# Pending State

Learn how Haqq handles pending state queries.

# Pre-requisite Readings

# Haqq vs Ethereum

In Ethereum, pending blocks are generated as they are queued for production by miners. These pending blocks include pending transactions that are picked out by miners, based on the highest reward paid in gas. This mechanism exists as block finality is not possible on the Ethereum network. Blocks are committed with probabilistic finality, which means that transactions and blocks become less likely to become reverted as more time (and blocks) passes.

Haqq is designed quite differently on this front as there is no concept of a "pending state". Haqq uses Tendermint Core (opens new window) BFT consensus which provides instant finality for transaction. For this reason, Etheremint does not require a pending state mechanism, as all (if not most) of the transactions will be committed to the next block (avg. block time on Cosmos chains is ~8s). However, this causes a few hiccups in terms of the Ethereum Web3-compatible queries that can be made to pending state.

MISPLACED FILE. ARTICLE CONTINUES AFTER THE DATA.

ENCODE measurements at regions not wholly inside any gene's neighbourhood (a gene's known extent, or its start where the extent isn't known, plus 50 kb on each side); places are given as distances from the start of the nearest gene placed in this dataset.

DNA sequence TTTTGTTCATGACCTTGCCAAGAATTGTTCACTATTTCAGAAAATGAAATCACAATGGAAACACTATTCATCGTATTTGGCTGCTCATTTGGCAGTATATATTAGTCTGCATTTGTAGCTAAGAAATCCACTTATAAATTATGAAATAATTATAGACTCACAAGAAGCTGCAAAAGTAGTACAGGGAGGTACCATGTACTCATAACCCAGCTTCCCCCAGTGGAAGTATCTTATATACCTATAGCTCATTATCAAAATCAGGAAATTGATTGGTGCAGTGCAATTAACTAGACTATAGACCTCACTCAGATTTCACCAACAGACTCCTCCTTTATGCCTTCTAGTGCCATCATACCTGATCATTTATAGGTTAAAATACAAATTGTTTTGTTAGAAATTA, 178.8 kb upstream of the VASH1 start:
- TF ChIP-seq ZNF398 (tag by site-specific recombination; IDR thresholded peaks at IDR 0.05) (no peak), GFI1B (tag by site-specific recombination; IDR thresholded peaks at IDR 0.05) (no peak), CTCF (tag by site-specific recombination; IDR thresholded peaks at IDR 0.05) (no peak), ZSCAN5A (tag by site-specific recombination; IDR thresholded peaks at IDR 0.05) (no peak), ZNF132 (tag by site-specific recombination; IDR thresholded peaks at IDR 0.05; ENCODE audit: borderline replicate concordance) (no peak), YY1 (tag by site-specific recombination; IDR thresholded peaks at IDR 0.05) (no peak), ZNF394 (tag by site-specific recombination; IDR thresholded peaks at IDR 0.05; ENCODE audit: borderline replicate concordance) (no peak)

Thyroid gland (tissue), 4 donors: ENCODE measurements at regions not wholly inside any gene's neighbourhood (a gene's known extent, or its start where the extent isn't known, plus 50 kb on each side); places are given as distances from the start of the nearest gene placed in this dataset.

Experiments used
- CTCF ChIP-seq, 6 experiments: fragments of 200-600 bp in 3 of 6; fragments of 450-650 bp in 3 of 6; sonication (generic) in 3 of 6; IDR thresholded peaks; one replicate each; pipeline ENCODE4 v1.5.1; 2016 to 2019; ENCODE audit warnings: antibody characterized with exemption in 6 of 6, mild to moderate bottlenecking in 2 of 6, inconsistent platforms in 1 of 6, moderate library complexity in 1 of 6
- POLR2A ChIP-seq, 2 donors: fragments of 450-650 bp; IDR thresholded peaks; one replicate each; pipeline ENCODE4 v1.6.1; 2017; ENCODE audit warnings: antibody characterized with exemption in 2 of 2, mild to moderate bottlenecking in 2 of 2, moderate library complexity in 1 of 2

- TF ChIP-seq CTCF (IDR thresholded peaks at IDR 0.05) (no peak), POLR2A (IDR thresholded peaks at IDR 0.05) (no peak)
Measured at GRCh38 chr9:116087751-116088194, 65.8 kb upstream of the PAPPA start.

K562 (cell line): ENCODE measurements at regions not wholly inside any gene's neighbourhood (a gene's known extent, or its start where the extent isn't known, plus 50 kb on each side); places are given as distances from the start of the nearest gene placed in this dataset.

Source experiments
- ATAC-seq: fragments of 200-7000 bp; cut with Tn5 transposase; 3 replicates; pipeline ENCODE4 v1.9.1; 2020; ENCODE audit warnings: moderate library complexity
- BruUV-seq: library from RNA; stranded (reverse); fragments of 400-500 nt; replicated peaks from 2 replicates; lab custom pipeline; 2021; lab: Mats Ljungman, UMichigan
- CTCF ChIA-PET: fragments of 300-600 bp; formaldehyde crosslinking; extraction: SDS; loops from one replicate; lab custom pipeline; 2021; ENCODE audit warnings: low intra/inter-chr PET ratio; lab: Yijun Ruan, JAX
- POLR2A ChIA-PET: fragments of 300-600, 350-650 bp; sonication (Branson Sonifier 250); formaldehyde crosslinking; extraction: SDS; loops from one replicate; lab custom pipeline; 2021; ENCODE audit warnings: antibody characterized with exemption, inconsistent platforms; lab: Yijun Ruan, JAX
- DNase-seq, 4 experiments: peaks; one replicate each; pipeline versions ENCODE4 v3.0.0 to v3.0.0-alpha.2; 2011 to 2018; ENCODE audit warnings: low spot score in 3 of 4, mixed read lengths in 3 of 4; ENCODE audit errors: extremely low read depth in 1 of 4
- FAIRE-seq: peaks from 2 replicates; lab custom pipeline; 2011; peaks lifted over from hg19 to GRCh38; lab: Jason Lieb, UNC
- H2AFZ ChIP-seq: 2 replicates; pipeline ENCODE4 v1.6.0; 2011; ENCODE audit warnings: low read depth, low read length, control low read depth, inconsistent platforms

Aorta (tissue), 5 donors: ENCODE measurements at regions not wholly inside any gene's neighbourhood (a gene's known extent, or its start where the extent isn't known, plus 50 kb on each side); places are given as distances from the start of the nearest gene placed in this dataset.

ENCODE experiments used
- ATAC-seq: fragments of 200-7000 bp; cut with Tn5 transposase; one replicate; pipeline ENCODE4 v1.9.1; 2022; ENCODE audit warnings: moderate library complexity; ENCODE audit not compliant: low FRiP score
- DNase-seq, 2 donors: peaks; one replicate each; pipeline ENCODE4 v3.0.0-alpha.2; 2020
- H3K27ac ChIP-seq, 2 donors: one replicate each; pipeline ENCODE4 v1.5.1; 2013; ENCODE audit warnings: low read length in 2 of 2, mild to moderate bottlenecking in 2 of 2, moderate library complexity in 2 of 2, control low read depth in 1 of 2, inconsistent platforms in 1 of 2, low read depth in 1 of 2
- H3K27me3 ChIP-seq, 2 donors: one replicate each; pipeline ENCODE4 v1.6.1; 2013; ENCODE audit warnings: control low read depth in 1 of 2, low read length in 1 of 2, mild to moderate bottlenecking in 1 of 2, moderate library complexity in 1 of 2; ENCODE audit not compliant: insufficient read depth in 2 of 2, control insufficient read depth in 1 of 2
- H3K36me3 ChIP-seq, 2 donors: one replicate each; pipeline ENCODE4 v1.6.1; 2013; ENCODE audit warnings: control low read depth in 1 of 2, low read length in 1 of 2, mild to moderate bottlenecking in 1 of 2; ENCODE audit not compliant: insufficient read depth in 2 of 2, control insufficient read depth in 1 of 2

Another significant difference with Ethereum, is that blocks are produced by validators or block producers, who include transactions from their local mempool into blocks in a first-in-first-out (FIFO) fashion. Transactions on Haqq cannot be ordered or cherry picked out from the Tendermint node mempool (opens new window).

# Pending State Queries

Haqq will make queries which will account for any unconfirmed transactions present in a node's transaction mempool. A pending state query made will be subjective and the query will be made on the target node's mempool. Thus, the pending state will not be the same for the same query to two different nodes.

# JSON-RPC Calls on Pending Transactions

# Next

Learn how to deploy a Solidity smart contract on Haqq using Truffle